And I don’t know what to say. I’ve known for two days and I don’t know what to say. (Updating this weeks later, I’m still not done processing my grief.) [Updating this almost a year later, I’m still not done processing my grief.) His writing changed me. I saw him speak once (thanks MPB and SBB) and his speaking did not change me. The creepy cult curiously smarmy cadre of followers did not change me. I was rarely tempted to quit my job and run off to Pomona to be his student, because I didn’t feel any need to be connected with him personally. I didn’t want to be taught by him or to talk with him or to write for him.

I wanted to read his work.

And now there won’t be more.

I may be silly to feel his death as a weighty presence in my life. The man himself had no presence in my life. His characters, their actions, their idiosyncrasies, their seismically surreal lives had a transient presence in my life. But all I have to do is recall the cover of his weighty novel and I can again touch the intellectual dance of reading it, tender humanity of the characters, and its mind-bending importance on post-postmodern literature. I can, remembering, feel my hunger for more as I read myself bleary-eyed for the entire summer of 1997 (I was busy in the summer of 1996. I didn’t pick up IJ because of the grant. I picked it up because I wanted a book that would ensure nobody would talk to me on BART, a la The Accidental Tourist. But I loved it intensely then, and would love to reread it now.) [I am rereading it now, thanks to infinite summer.] I can feel my connection and revulsion and confusion at Wallace’s characters every time someone says his name.

And I want more. I’m angry and disappointed that there won’t be more.

I loved his lobster piece for Gourmet magazine. I love that he took the job, puzzled at the pop cultural status that brought him such tangential work, and I loved his rambling thoroughness. I loved that he came to the conclusion that it’s just not okay to boil creatures alive.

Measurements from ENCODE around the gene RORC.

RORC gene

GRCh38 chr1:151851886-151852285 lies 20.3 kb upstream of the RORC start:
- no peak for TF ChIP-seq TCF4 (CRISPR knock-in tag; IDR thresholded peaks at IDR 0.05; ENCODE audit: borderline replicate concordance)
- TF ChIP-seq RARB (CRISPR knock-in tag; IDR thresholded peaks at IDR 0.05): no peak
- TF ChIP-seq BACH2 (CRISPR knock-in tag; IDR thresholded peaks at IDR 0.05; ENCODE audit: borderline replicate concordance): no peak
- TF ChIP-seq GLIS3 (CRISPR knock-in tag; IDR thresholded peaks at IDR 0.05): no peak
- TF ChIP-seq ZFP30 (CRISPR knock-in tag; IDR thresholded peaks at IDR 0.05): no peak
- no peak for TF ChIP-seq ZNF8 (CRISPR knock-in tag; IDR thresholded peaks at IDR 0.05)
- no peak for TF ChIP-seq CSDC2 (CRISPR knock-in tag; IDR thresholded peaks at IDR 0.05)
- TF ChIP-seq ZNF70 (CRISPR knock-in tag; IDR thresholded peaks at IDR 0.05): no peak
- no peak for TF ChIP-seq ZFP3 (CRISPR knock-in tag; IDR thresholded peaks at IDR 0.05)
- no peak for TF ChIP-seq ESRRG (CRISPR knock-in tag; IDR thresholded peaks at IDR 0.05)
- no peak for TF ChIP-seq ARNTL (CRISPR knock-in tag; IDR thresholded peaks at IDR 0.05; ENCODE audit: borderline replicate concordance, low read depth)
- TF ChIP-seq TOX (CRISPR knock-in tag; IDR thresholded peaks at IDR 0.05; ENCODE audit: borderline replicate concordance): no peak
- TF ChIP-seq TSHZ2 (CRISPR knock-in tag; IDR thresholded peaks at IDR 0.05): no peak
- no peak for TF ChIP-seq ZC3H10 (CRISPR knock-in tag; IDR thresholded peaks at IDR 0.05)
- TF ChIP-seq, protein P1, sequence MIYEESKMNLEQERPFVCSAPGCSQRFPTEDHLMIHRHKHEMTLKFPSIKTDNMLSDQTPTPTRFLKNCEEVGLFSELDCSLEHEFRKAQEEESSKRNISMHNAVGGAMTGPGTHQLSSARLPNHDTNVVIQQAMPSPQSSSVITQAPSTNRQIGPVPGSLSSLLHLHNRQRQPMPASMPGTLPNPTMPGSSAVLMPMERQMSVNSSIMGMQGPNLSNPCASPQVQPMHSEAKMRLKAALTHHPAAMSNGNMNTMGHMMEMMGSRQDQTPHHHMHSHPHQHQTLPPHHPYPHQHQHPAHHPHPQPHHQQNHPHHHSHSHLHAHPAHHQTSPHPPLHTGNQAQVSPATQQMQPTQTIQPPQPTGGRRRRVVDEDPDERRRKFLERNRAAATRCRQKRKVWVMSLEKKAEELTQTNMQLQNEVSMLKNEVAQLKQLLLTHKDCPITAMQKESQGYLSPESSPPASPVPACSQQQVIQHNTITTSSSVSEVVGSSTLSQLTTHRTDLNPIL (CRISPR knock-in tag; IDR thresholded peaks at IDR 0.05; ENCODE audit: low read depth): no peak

I haven’t read the obits. I don’t even know how he died. (I found out later and wrote a horrible post on this blog, of which I am embarrassed but which I will not erase.) I don’t care how he died. This is not a Jeff Buckley story or a Kurt Cobain story or a River Phoenix story. I wish I knew what kind of story this is. All I know is that the woot from Sept. 16 made me feel all too keenly that nobody will take DFW’s place.

And now all I can think is, I hope all you bastard literary canon snobs will read his work, because you missed the boat the first time. When I write my PhD dissertation on his work and one of you lazy self preserving pricks says you haven’t read it, I will produce all the contemporary fiction on the shelves and say, “well, it’s better than and worse than and different than this….And it’s all we have left.”

The Macarthur grant bit always forces the genius label. I don’t know that he was genius. I just know I really love reading his writing. I don’t even know that I love his writing itself. I love the experience of reading it. And that is the ultimate compliment for an author. I may not love your work, man. I just love what it does to my head. Your writing makes me want to work harder and smarter and be a better and more empathetic person.

We’re all going to miss you, and our minds are poorer now that yours is silent. I hope, at least, that the pain is gone.